In the shadow of The Everest at Randwick last week was a group three race worth around A$500,000 the weight-for-age Craven Plate over 2000 metres.
It was a supporting race on the day, but on any other race day could well have been the feature event. It attracted a field of 14 runners, four of whom were Group One winners with another five placed at Group One level, every horse in the race had black type form including the winner Moss’N’Dale (Castledale[IRE]-Hot’N’Moss).
A six-year-old gelding Moss’N’Dale was bred and is part-owned by Te Runga Stud proprietor Wayne Larsen, who was delighted with the win, and happy to talk about “Mossy” the horse he describes as a typical New Zealand bred racehorse.
He has now won 14 races from 30 starts, and went into the Craven Plate on the back of a win in the Listed Tokyo City Cup at Morphetville, an 1800 metre race at set weights conditions.
According to Larsen, Peter Gelagotis (the trainer) has been a master at picking the low lying fruit, especially when it comes to races like the Tokyo City Cup, and last year the Listed Sale Cup.
Moss’N’Dale was originally prepared by Larsen and had two trials here before he was transferred to Gelagotis in 2015 and he won his maiden in December that year. He is raced by a large syndicate of owners which includes Larsen and Lenny Russo and various members of his family and friends.
“As a young fellow Lenny Russo worked for me when I first moved to Auckland,” recalled Larsen.
“He had a love of thoroughbreds and wanted to be a bloodstock agent, and came to me for some hands on work experience. He worked for me for about two years, then he went on to become a bloodstock agent and we have remained friends ever since.
“He was the one who put me onto Peter he reckoned that he was a trainer worth getting involved with when I decided I wanted to sell the horses I breed direct to Australia.”
“Lenny also raced Mossy’s mother Hot’N’Moss (Strategic Image[AUS]-Moss Arising) and I bought her back to bred from after she had won a couple of races. Some of the members of the syndicate that raced her are in on Mossy and his younger brother, some have 2.5% some more, it’s all about having a racehorse, the next one is already sold.”
The next one is a two-year-old full brother which Larsen has given a couple of preps and will join the Moe stable of Gelagotis around April next year. Hot’N’Moss has also foaled another full brother this spring but has a date with a different sire this season.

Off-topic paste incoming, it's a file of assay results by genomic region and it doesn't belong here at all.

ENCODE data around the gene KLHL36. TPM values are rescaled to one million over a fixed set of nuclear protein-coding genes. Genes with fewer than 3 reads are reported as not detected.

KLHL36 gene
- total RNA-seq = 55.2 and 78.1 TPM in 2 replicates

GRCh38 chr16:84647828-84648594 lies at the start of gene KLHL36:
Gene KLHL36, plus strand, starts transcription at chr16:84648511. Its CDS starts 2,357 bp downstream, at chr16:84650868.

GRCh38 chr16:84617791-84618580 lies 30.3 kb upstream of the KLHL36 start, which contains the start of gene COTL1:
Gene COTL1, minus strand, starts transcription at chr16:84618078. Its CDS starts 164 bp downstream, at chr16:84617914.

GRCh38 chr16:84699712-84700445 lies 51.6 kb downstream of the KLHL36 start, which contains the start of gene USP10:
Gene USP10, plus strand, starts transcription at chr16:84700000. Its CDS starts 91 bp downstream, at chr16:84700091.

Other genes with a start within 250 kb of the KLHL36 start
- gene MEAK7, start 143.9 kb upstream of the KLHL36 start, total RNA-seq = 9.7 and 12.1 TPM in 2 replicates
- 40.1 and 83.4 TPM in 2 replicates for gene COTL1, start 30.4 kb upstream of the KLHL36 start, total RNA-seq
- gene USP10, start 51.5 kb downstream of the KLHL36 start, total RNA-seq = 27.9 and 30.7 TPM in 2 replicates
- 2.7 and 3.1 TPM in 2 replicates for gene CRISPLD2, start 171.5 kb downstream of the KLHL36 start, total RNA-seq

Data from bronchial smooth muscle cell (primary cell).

“She is going to Almanzour(FR),” stated Larsen.
“Where else would you get a horse who is the best of his generation for $30,000? Only in New Zealand it’s a no brainer and if I get a filly to retain that would be amazing. You don’t get many chances on the road to life so you have to take them.
“She has had four colts in a row, so I might be lucky, she is from one of those hard hitting, late maturing good New Zealand families, Moss Downs didn’t race until he was four and he was winning at group one level at eight, and Sobay she was good mare in her day. They are just good race horses that is all they want to do. They are tough.”
Hot’N’Moss was out of the He Is Risen(USA) mare Moss Arising, and was bred by Larsen under a foal share arrangement with the Hrstich family.
Moss Arising was a half-sister to Moss Downs (Tom’s Shu[USA]) a winner of nine races including the Group One races the Captain Cook Stakes and Kelt Capital Stakes. They were out of the Moss Trooper(USA) mare La Moss who also left five other winners. Another daughter Ballermoss by Lord Ballina was unraced but left the Group One winner Sphenophyta.
La Moss (ex Amaze) was unraced, but was a three-quarter sister to the stakes winners Surprise Moss, and Rossmoss and a half-sister to Sobay, who won six races, two at group three level and went on to be a top producer.
In his day Moss Downs was ridden by former jockey and trainer Chris McNab, who trained Moss Arising. Larsen recalls that when he was trialling Moss’N’Dale he mentioned to McNab that he thought he had a good one from that family. McNab then told him that Moss Arising was the slowest horse he had ever trained, and was surprised that she had even made it to the broodmare paddock.
Larsen had no idea of McNab’s opinion of the mare when he decided to breed from her, but bred from her on the basis of tough family background.
“A mare like her definitely would not get a chance to become a broodmare these days as people don’t want to breed a horse to race anymore, they want something more commercial, but because of this we are losing those good old tough New Zealand families that produce good race horses,” stressed Larsen who still stands Castledale at his Te Runga Stud on the outskirts of Pukekohe.
“Mossy’s mating worked because of those good old bloodlines and for all the reasons that I stood Strategic Image(AUS) and Castledale(IRE) at Te Runga Stud.
“Strategic Image(AUS) is still in the top 10 fastest milers to race at Flemington, and Peintre Celebre(USA) – the sire of Castledale - is probably still one of the top race horses and stallions of his generation. Strategic Image was a top speed influence, and Castledale was a group one winner on the turf and the dirt, and leaves versatility.
“Castledale’s numbers are pretty shallow, and I don’t do any promotion, I send a few mares and I have a bunch of loyal supporters who have had some pretty good results that still support him. But basically in the industry these days there are not a lot of people who want to breed a horse to race,” mused Larsen, “a horse like Mossy.” - Michelle Saba